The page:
Monthly Archives: March 2008

Donald Ray Pollock, "Real Life"

Drunk dad starts a fight in the bathroom at the drive-in. Son also gets in a fight. Dad is proud.

(from Knockemstiff)

Poor kid. Good story though. This is the first of the 18 connected stories in this collection. For the purposes of a site like this, an island is better than an archipelago, but this is a promising start.

Alexi Zentner, "Touch"

The dangerous lives of logging families.

(from O. Henry Prize Stories 2008)

The men floated the logs early, in September, a chain of headless trees jamming the river as far as I and the other children could see. My father, the foreman, stood at the top of the chute hollering at the men and shaking his mangled hand, urging them on. “That’s money in the water, boys,” he yelled, “push on, push on.” I was ten that summer, and I remember him as a giant, though my mother tells me that he was not so tall that he had to duck his head to cross the threshold of our house, the small foreman’s cottage with the covered porch that stood behind the mill.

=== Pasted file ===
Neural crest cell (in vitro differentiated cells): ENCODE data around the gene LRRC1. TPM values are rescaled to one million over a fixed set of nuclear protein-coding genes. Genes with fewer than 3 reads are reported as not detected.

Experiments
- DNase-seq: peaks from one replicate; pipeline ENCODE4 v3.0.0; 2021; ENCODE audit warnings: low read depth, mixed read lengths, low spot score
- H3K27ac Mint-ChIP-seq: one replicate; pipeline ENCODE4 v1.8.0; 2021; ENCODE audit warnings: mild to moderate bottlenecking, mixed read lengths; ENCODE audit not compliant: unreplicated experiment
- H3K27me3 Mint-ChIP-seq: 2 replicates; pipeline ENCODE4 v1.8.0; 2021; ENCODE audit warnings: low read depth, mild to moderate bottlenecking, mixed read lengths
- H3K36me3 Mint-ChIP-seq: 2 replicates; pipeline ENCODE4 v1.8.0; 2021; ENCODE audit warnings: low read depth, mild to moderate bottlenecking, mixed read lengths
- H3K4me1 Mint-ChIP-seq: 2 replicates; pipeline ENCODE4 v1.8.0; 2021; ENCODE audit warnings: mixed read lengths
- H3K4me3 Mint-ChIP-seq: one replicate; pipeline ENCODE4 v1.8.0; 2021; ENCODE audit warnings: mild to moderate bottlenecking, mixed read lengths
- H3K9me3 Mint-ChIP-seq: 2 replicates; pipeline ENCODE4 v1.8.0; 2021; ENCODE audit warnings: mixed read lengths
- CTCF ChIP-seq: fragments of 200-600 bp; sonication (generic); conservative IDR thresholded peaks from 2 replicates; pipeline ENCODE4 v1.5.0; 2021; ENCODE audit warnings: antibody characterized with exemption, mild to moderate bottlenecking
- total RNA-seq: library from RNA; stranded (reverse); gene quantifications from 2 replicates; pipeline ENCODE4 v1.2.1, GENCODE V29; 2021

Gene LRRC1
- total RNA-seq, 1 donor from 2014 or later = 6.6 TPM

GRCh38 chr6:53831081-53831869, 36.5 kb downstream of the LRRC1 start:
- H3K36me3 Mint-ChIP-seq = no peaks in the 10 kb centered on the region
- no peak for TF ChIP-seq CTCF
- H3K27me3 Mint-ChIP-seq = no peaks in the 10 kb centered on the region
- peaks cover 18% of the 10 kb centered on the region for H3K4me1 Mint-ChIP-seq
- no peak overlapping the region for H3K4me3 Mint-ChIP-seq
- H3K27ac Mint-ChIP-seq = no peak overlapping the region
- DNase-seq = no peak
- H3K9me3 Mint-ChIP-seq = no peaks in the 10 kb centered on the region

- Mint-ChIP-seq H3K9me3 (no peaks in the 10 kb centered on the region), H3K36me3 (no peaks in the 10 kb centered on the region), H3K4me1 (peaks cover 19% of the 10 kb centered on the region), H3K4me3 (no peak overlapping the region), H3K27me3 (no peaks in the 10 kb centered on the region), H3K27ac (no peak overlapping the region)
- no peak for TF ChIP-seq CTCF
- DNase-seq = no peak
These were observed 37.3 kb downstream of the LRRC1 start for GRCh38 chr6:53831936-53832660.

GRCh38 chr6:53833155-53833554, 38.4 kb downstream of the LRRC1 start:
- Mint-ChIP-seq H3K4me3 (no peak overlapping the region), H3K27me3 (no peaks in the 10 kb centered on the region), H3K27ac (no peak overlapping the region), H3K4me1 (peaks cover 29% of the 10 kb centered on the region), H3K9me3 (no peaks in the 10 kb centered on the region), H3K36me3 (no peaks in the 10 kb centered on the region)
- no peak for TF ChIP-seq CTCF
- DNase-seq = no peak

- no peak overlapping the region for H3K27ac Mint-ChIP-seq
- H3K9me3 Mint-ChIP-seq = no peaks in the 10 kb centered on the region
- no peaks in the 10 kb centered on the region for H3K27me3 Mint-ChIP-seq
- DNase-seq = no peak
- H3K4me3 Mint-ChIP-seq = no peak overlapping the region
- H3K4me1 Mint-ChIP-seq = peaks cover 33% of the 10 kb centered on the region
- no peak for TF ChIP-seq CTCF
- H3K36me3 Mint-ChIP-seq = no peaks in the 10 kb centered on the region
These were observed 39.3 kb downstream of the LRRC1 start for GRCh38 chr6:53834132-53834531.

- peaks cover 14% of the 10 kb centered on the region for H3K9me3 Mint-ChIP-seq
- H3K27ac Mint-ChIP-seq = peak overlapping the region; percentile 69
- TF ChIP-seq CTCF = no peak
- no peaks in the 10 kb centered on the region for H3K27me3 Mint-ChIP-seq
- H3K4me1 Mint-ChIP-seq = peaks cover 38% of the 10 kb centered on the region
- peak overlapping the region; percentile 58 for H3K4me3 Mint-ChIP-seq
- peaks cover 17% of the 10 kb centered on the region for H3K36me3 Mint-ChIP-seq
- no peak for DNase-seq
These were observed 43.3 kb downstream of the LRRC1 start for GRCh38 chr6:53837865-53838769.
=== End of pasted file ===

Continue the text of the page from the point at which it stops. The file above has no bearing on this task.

I love a story like this, one with this complete world where you know the rules, you know all the ways things can go wrong, know the likely scope of the action. It’s not that it’s simple, not exactly, but that it’s well-defined. So, we know the father is going to die at some point, it’s said outright by our narrator, and we know all the things that can kill you in these harsh Canadian hinterlands, but it’s still a surprise and heartbreak when it happens. Very powerful stuff.
Here‘s Alexi Zentner’s site.

Edward P. Jones, "Bad Neighbors"

The good neighbors don’t like the new people who move in on the block.

(from The O. Henry Prize Stories 2008)

Grace Bennington appeared to be the matriarch; she might have been fifty, but, with her broad weight and her gray hair, it was difficult for anyone to be certain. On a good day, her Eighth Street neighbors might have said forty or forty-five, but on a bad day seventy-five would not have seemed unfair. Only one thing was certain–she had known hard work, and it showed in face and body.

This is as interesting and complicated a study of race and class as you will find in fiction that isn’t boring. That Jones is slow to introduce race is very telling; it’s a sort of psych experiment on the reader. Well, what race did you think these people were? What about the other people? Why did you think that? It’s complicated, as it should be. Beautiful, too.
For some reason you can read this story on a blog.